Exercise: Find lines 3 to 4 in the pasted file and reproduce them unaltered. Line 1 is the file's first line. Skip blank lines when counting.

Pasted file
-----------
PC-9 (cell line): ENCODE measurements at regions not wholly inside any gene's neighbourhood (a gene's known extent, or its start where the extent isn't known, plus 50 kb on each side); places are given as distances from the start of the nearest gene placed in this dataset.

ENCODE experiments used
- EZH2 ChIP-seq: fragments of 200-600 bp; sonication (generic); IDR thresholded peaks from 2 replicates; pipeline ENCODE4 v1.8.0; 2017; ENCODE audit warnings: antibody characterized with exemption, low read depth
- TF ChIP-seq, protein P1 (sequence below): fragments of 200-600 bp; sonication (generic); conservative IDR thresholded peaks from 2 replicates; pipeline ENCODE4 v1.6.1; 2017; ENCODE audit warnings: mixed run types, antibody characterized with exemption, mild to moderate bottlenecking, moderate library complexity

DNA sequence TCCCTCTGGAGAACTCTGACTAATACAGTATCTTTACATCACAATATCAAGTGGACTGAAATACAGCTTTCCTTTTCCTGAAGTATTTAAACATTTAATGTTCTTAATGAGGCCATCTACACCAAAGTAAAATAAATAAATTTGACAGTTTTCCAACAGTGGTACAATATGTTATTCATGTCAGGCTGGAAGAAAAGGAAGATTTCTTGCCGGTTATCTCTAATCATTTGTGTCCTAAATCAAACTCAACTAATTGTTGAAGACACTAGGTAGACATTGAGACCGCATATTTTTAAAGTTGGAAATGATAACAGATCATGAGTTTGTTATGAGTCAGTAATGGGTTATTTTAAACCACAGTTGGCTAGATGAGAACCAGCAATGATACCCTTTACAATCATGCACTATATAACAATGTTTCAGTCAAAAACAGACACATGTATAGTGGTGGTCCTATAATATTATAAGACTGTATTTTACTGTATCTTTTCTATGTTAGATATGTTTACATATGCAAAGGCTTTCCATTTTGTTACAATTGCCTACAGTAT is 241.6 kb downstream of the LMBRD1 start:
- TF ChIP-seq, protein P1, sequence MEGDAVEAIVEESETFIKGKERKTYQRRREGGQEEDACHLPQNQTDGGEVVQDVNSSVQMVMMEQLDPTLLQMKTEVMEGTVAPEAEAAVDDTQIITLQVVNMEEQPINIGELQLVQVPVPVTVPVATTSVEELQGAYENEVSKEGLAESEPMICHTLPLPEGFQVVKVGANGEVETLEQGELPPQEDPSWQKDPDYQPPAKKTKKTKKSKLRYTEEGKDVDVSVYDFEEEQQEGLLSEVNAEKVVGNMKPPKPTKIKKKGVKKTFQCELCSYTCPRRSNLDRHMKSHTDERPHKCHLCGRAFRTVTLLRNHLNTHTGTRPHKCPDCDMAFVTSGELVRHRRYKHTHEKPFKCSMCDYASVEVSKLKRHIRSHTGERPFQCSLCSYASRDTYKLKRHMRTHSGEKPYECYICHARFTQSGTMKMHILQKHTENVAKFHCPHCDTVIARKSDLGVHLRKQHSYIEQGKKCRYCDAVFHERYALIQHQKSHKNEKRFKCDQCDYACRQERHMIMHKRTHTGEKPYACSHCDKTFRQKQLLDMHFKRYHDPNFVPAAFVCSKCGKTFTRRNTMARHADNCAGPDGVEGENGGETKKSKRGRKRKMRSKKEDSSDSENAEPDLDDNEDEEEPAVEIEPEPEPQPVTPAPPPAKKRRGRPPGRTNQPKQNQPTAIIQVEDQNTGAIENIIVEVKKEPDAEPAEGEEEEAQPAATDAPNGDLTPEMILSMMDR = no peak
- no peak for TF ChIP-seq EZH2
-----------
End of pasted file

- EZH2 ChIP-seq: fragments of 200-600 bp; sonication (generic); IDR thresholded peaks from 2 replicates; pipeline ENCODE4 v1.8.0; 2017; ENCODE audit warnings: antibody characterized with exemption, low read depth
- TF ChIP-seq, protein P1 (sequence below): fragments of 200-600 bp; sonication (generic); conservative IDR thresholded peaks from 2 replicates; pipeline ENCODE4 v1.6.1; 2017; ENCODE audit warnings: mixed run types, antibody characterized with exemption, mild to moderate bottlenecking, moderate library complexity